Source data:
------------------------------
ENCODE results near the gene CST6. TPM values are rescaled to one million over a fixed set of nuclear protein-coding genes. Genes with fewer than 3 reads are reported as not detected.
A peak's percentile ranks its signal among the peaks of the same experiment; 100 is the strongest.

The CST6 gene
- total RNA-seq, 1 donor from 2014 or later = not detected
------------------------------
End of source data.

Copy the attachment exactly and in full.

ENCODE results near the gene CST6. TPM values are rescaled to one million over a fixed set of nuclear protein-coding genes. Genes with fewer than 3 reads are reported as not detected.
A peak's percentile ranks its signal among the peaks of the same experiment; 100 is the strongest.

The CST6 gene
- total RNA-seq, 1 donor from 2014 or later = not detected